Freedom First Budget Surpasses Four-Year Funding Goal for Everglades Restoration and Protection of Water Resources

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Freedom First Budget Surpasses Four-Year Funding Goal for Everglades Restoration and
Protection of Water Resources

~Budget reinforces commitment to Everglades restoration, water quality protections, vital land acquisitions, and resiliency of inland and
coastal communities~

TALLAHASSEE, Fla. – Today, the Florida Department of Environmental Protection (DEP) celebrates the success of the 2022 Legislative Session and key environmental investments in the Fiscal Year 2022-23 budget. The budget includes a more than $3.6 billion investment in Florida's environment and water quality to ensure the delicate balance of environmental protection and a heathy economy is maintained, including more than $1.2 billion for Everglades restoration and the protection of water resources. This brings the four-year total to more than $3.3 billion, surpassing the goal of $2.5 billion and more than doubling the investment made in the previous four years.

"On his first full day in office, Governor DeSantis issued Executive Order 19-12, which laid out his bold vision to protect Florida’s environment. The FY 2022-23 environmental budget continues the Governor's commitment with historic levels of support for Everglades restoration, water quality protections, vital land acquisitions, and resiliency of inland and coastal communities," said DEP Secretary Shawn Hamilton. "With this funding, DEP and its partners will be able to continue our work to expedite Everglades restoration; implement clean water projects to reduce nutrients in our waterways; assist communities with water supply projects; combat ​​blue-green algae and red tide; make our communities more resilient; and acquire vital lands essential to the tourism that drives Florida's economy and protection of our critical water resources."

Budget highlights include:

  • More than $500 million for Everglades Restoration.
    • $352 million for the Comprehensive Everglades Restoration Plan, including the EAA Reservoir and Restoration Strategies.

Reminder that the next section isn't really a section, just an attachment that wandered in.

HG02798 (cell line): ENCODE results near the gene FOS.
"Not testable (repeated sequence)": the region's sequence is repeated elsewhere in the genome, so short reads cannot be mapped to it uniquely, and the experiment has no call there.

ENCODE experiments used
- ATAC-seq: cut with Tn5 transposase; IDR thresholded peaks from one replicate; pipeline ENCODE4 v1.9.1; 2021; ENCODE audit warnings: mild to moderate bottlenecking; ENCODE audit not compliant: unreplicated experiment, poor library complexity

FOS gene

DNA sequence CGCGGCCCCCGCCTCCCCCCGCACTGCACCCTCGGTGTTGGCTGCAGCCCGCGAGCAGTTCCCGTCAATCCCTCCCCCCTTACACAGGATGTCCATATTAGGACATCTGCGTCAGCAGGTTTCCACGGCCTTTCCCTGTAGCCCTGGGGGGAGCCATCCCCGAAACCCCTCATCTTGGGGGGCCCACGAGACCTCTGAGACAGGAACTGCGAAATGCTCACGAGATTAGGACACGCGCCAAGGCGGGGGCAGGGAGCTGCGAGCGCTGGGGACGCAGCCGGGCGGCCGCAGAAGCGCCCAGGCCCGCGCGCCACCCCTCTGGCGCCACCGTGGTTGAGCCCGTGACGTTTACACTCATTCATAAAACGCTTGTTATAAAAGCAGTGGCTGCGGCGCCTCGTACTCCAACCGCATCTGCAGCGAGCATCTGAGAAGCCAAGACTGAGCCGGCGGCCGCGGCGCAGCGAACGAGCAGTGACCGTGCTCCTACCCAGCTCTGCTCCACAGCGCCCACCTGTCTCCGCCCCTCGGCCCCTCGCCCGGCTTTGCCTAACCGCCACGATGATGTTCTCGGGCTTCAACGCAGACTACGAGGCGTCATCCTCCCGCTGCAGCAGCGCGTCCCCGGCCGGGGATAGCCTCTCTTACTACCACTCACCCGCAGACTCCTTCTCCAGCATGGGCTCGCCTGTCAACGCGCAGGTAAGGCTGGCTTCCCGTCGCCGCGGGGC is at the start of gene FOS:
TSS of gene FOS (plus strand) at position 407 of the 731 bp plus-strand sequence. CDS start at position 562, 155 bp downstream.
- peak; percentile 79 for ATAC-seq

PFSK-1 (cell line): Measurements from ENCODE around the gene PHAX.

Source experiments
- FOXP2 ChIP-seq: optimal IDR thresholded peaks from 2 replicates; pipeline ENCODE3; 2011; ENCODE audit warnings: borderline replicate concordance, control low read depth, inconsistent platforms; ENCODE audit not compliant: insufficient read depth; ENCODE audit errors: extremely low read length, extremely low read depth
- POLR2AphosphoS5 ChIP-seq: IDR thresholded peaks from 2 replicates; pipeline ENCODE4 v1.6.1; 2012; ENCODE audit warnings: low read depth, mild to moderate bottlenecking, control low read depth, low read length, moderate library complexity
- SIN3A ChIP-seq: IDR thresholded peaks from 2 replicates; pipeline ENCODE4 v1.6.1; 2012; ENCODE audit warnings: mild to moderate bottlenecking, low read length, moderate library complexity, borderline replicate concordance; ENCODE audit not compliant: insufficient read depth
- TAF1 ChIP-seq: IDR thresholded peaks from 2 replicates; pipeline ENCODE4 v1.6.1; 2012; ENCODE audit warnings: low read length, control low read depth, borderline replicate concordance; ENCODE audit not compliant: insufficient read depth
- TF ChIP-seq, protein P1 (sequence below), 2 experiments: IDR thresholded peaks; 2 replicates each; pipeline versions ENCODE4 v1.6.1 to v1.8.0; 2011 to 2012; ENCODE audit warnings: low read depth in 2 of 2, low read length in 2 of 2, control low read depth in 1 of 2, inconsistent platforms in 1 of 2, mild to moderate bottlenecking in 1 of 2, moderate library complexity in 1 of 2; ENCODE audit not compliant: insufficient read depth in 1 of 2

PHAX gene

• $78 million for the Northern Everglades and Estuaries Protection Plan and dispersed water management (water storage in the basins).
    • Additionally, $100 million of federal funding is included for the Lake Okeechobee Watershed Restoration Project.
  • More than $557 million for Targeted Water Quality Improvements, which includes:
    • $125 million for cost-share grant funds for water quality improvements, including septic conversions and upgrades, other wastewater improvements, and rural and urban stormwater system upgrades.
    • $50 million to accelerate projects to meet scientific nutrient reduction goals (called total maximum daily loads), which may include green infrastructure investments or land conservation to protect our water resources.
    • $20 million for wastewater and stormwater projects that address water quality impairments and coral reef restoration in Biscayne Bay.
  • $75 million for Springs Restoration.
  • $50 million for Alternative Water Supply.
  • Nearly $31 million to Combat Harmful Algal Blooms and Red Tide.
    • $20 million for innovative technologies and short-term solutions to aid in the prevention, cleanup and mitigation of harmful algal blooms

    • $5 million to assist county governments with their response to red tide events.

  • More than $500 million for Resiliency.
    • This funding will support development of a statewide data set and vulnerability assessment; grants for adaptation projects to address risks of flooding and sea level rise to coastal and inland communities; sea level rise planning efforts; and adaptation projects to strengthen critical infrastructure.
  • $50 million for Beach Restoration.
  • More than $375 million for Prized Properties.
    • $100 million for Florida Forever.
    • $264 million for infrastructure improvements and resource management at Florida's state parks.
    • $10 million for grants to local governments through the Florida Recreation Development Assistance Program.
  • $220 million for Cleanup Programs.

Learn more about DEP’s environmental actions at